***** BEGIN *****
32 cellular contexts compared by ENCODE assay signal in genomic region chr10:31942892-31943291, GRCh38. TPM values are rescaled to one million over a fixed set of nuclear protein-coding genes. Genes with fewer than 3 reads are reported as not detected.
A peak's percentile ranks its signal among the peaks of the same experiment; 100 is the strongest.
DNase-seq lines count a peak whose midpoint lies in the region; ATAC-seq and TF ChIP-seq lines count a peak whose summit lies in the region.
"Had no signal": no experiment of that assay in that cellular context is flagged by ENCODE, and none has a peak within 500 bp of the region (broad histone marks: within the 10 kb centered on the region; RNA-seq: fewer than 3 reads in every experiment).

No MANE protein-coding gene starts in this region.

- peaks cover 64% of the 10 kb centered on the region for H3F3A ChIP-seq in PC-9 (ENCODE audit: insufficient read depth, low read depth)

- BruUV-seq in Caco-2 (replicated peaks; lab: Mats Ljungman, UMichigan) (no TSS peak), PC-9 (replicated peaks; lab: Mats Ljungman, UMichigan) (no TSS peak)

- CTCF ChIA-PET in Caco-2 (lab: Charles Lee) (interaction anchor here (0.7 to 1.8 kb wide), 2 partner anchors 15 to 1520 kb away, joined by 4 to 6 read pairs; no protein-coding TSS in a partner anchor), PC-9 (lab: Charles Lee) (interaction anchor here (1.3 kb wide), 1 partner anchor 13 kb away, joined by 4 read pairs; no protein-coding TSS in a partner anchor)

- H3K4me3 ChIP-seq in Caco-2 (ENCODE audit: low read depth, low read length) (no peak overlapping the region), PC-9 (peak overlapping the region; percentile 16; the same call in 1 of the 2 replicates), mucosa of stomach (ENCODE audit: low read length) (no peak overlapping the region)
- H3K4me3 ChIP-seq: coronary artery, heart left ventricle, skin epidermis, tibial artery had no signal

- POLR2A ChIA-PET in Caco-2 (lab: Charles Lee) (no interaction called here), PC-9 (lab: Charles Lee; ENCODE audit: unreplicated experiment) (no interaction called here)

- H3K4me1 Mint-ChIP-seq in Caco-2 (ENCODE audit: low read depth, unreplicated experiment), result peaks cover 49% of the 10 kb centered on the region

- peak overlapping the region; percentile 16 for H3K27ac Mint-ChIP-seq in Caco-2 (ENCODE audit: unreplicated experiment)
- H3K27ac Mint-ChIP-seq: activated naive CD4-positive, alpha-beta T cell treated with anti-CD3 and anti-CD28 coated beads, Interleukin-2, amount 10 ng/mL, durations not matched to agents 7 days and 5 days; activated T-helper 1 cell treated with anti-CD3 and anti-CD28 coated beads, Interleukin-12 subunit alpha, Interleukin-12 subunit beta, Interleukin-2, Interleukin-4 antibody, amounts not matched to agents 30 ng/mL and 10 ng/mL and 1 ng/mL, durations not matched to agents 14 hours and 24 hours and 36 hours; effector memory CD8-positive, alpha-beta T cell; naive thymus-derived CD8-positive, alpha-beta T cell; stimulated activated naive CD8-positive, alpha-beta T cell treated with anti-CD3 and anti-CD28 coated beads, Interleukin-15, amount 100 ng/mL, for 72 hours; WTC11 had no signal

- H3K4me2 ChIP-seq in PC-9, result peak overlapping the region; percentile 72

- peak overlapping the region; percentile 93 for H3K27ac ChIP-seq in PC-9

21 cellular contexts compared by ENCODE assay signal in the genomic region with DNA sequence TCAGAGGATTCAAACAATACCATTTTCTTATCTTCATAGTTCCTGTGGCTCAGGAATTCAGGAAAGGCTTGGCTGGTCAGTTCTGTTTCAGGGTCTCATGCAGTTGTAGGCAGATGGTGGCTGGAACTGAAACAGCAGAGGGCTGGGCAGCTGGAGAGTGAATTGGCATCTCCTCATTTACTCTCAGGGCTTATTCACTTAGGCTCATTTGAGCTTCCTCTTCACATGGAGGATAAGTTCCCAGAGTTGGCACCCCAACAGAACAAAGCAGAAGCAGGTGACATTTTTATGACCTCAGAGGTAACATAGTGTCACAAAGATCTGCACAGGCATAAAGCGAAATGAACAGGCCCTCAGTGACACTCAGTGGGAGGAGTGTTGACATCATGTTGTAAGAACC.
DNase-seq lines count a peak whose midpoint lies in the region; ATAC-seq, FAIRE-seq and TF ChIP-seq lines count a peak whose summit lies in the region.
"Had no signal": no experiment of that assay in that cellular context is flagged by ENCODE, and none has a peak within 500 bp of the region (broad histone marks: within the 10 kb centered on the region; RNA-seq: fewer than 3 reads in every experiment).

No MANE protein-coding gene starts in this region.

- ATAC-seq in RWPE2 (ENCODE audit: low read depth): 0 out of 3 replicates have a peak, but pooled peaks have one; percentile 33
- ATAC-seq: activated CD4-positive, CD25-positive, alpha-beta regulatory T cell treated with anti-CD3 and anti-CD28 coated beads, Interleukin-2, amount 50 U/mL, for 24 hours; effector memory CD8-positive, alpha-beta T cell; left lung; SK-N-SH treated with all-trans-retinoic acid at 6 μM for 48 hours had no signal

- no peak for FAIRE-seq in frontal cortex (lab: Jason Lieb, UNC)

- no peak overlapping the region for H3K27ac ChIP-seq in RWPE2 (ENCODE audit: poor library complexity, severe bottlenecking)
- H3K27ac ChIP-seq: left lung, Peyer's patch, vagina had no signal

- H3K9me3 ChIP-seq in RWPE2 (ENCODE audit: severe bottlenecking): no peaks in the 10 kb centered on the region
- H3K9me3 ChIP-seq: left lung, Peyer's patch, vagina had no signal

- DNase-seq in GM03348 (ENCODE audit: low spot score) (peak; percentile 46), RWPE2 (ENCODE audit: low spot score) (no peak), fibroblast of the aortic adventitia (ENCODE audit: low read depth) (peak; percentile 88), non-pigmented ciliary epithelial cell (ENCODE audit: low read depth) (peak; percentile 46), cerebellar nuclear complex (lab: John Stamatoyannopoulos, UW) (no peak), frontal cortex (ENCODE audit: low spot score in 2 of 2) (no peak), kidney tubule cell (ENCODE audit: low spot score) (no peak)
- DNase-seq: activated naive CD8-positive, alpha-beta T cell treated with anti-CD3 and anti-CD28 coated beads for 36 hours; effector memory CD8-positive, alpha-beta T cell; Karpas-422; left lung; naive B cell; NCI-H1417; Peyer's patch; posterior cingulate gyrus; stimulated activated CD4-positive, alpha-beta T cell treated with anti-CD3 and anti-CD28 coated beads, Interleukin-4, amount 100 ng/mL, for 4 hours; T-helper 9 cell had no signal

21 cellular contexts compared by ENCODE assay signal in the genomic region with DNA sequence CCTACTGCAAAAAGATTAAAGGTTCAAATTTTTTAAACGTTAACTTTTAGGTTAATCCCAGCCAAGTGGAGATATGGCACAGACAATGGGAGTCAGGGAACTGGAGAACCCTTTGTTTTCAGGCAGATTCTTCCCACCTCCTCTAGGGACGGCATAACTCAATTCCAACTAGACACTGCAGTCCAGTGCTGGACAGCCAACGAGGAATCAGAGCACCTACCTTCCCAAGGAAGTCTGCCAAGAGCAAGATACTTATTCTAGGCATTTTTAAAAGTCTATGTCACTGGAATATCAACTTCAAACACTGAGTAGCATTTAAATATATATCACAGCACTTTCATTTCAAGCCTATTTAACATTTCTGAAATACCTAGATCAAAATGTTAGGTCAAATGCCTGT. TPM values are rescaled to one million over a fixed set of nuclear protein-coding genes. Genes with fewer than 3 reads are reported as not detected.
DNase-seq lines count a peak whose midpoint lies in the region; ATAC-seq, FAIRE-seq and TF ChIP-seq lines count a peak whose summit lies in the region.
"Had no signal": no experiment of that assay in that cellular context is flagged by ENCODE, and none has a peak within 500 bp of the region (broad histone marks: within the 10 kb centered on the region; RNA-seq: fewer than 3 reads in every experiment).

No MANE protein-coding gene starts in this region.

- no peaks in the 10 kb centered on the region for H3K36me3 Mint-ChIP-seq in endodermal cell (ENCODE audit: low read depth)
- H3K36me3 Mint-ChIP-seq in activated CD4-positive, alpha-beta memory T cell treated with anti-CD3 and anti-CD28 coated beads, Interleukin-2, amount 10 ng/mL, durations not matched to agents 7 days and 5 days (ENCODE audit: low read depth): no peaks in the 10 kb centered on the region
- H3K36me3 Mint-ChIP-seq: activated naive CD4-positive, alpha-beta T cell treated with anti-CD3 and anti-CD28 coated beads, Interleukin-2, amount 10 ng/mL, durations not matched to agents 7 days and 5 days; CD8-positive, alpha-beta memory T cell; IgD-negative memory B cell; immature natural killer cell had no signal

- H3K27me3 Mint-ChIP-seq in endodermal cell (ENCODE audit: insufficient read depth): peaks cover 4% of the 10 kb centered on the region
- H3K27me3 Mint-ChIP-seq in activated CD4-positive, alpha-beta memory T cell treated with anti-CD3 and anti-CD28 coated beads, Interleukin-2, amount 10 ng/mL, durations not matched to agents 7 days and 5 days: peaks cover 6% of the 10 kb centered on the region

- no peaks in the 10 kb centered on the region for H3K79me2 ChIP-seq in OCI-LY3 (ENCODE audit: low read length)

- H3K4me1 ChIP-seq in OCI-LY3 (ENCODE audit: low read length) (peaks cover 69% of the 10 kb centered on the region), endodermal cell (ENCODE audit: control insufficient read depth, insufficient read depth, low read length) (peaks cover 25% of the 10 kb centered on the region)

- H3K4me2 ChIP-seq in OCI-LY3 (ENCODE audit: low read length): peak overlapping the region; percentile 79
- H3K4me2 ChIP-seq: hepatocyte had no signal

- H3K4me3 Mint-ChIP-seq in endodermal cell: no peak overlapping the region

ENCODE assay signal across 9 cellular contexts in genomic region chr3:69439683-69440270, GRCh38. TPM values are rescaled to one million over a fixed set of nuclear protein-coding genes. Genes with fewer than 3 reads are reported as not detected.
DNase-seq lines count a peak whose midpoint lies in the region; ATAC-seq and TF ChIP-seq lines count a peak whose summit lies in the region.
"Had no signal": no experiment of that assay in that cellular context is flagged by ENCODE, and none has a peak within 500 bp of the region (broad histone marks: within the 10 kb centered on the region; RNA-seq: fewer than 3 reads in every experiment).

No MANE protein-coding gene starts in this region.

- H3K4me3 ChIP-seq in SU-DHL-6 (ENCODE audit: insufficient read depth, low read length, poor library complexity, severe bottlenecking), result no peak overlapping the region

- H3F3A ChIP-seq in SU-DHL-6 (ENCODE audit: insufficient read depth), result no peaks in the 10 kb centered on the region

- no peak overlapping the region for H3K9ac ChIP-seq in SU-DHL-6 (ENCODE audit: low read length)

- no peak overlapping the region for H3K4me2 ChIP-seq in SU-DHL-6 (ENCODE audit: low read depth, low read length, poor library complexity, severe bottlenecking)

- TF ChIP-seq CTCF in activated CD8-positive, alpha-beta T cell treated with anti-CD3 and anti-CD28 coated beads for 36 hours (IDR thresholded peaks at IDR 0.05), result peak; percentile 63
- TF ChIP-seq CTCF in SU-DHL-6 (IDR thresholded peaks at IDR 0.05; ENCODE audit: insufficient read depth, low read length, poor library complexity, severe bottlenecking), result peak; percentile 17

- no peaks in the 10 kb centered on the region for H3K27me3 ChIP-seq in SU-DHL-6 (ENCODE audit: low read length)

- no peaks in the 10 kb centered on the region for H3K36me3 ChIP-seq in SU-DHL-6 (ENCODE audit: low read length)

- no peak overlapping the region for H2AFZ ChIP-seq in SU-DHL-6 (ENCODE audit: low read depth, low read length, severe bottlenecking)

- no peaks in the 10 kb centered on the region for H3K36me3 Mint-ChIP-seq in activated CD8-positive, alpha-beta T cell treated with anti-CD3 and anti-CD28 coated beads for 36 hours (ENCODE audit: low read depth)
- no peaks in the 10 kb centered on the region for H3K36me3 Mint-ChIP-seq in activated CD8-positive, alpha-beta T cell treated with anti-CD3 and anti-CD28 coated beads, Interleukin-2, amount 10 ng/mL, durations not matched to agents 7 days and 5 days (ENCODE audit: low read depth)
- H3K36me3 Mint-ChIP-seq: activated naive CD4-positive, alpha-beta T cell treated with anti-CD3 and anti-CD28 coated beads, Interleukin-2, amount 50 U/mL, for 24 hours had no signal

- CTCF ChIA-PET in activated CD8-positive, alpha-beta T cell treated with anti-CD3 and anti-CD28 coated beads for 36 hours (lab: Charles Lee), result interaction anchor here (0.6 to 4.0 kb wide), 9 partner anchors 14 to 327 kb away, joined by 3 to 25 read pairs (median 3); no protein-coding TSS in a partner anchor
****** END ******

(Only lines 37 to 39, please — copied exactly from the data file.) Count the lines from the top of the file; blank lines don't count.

- H3K27me3 Mint-ChIP-seq in endodermal cell (ENCODE audit: insufficient read depth): peaks cover 4% of the 10 kb centered on the region
- H3K27me3 Mint-ChIP-seq in activated CD4-positive, alpha-beta memory T cell treated with anti-CD3 and anti-CD28 coated beads, Interleukin-2, amount 10 ng/mL, durations not matched to agents 7 days and 5 days: peaks cover 6% of the 10 kb centered on the region

- no peaks in the 10 kb centered on the region for H3K79me2 ChIP-seq in OCI-LY3 (ENCODE audit: low read length)